1. I just started reading “Water & Salt” by Barbara Hendel & Peter Ferreira and they mention a solution called sole (pronounced so-lay) that’s 26% pink Himalayan salt and water. It’s mentioned therein that it will balance the human body’s pH to slightly alkaline.

    Since I first learned of the dangers of white salt (sodium chloride) I’ve been avoiding it whenever possible. I got sick after just a few days of staying off of it, but then I started getting better and it doesn’t hurt that I cut out most of my white sugars, white flours, and white oils at the same time.

    Great article.
    .-= Bonsai Guy’s last undefined: If you register your site for free at =-.

  2. I’m a huge fan of sea salt in cooking (although I use kosher salt as well), and I’ve found you get so much more flavor in a smaller amount. But I’m wondering… what about iodine? When you take iodized salt out of the equation, does the average person get enough iodine? I thought I had read that the average American has almost zero iodine in their diet without iodized salt. I really haven’t done enough research on this, but it’s enough of a concern to me that I haven’t cut out the traditional stuff completely yet. :)
    .-= Laura’s last blog: Abundance =-.

    • mike giller says:

      there are 2 iodines 1 is for the thyroid the daily dosage for a an average sized man is 500mg of kelp the other is for the rest of the body called iosol dosage for an average sized man is 50 drops per day for one month then 7 drops a day as a maintanence dose there is a wep page that explains it it is very important and very beneficial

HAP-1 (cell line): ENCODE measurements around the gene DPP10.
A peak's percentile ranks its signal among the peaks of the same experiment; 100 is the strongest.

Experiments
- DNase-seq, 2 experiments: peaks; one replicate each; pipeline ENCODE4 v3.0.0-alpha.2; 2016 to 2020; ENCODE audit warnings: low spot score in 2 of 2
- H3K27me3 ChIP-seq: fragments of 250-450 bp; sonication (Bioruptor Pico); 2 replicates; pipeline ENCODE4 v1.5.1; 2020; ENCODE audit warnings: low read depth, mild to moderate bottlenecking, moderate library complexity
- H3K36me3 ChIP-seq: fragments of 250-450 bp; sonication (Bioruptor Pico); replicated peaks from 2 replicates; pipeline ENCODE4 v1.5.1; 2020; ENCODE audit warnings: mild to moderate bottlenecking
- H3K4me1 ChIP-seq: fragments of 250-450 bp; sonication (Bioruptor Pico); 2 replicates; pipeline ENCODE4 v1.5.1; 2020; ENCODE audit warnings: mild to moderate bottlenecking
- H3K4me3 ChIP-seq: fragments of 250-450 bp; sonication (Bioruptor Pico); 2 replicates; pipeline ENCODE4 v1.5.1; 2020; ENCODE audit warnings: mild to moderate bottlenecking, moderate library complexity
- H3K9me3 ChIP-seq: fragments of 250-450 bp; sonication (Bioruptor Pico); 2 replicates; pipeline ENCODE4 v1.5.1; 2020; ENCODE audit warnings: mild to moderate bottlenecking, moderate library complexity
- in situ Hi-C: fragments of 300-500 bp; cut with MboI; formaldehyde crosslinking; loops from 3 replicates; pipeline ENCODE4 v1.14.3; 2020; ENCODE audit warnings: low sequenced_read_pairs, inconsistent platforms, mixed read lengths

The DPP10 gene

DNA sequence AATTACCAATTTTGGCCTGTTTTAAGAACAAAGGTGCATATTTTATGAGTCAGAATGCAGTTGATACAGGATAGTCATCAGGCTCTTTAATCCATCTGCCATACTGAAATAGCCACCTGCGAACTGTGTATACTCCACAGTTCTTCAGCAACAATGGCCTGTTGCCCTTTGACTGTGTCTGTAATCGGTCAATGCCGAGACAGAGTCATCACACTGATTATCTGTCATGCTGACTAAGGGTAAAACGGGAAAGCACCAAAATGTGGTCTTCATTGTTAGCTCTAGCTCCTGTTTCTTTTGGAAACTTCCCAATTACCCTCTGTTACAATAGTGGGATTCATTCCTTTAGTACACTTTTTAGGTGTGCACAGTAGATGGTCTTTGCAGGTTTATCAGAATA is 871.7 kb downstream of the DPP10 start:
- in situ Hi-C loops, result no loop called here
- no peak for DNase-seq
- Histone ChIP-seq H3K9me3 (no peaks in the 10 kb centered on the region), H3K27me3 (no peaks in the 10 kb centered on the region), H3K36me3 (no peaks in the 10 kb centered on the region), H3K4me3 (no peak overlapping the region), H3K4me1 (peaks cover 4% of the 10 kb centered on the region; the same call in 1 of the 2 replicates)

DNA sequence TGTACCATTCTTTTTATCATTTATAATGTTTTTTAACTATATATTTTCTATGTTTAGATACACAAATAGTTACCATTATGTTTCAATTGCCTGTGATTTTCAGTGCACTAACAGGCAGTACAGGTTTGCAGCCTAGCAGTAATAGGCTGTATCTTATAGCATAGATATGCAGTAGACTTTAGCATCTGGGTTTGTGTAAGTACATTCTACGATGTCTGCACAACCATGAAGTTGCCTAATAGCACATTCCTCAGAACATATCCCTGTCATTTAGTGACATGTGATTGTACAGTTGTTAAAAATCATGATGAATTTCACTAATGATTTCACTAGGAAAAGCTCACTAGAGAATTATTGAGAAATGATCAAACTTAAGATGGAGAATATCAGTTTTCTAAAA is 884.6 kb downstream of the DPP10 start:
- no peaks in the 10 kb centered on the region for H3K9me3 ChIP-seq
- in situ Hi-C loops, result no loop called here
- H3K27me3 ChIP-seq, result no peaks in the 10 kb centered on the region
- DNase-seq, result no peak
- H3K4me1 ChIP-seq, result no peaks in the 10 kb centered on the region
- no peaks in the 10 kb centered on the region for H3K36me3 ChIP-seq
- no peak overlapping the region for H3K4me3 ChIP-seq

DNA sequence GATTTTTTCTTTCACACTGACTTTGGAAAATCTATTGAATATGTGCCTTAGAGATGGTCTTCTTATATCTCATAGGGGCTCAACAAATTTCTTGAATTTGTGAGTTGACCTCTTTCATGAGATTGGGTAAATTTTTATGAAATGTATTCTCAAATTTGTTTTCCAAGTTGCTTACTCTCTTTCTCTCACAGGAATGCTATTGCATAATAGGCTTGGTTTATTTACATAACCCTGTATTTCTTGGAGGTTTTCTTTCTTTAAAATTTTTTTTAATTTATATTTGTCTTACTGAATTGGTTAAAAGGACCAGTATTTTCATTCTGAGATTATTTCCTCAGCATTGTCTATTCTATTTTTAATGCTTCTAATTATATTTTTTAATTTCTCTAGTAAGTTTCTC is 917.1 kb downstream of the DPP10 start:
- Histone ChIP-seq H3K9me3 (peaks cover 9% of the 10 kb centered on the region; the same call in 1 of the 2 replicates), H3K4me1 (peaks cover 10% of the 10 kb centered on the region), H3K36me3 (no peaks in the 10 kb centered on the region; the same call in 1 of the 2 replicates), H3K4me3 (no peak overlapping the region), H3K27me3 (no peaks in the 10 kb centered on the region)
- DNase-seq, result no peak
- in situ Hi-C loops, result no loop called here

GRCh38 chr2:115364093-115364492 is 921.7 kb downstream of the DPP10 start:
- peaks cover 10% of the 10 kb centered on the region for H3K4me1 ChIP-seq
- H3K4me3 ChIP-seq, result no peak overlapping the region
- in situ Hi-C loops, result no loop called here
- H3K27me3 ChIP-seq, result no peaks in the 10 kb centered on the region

3. Great info! I’ve been advised to stay away from salt because of Meniere’s Disease, but honestly, I don’t really listen, because cooking is so boring without salt. Part of it is that I’ve moved to sea salt and haven’t noticed any ill effects.

    I’m curious about the iodine as well.

    • mike giller says:

      there are 2 iodines 1 is for the thyroid daily dosage for an average sized man is 500 mg of kelp the other is called iosol it is for the rest of the body the daily dose for an average sized man is 50 drops for 1 month after that 7 drops as a maintanence dose there is a web page that explains it it is very important and very beneficial

  4. Yes, I wrote a big article on this last month over on simple bites:

    http://www.simplebites.net/finding-the-best-salt/
    .-= Shannon’s last blog: Soaked Oatmeal Porridge =-.

  5. In trying to eat locally, salt has been one of the most elusive local items, for someone in the midwest. But a little research revealed that there are many many areas of the world that have to import salt; it’s one of humanity’s oldest trade items. I solve my “local” problem by buying sea salt from a local, family-owned grocer or spice shop, rather than a chain store.

    I’m just wondering about sea salt in baked goods. I’ve been using table salt still for baked goods; are there any equivalencies or tips for using it?
    .-= Xan’s last blog: In which we welcome the god and the goddess =-.

    • Personally, I just add about half the amount called for… I don’t know if there are any equivalency charts; I’ll have to look into that!

  6. I use a wonderful scrub in the shower that I make with sea salt. I fill an old jar (a Snapple bottle works really well) with a mixture of one part sea salt to one part baking soda. It is a great, detoxifying scrub that leaves you with smooth skin for pennies!

  7. Thanks, Katie! This was one compare/contrast I’d been wondering about.
    .-= Nicole aka Gidget’s last blog: Día de Pascua =-.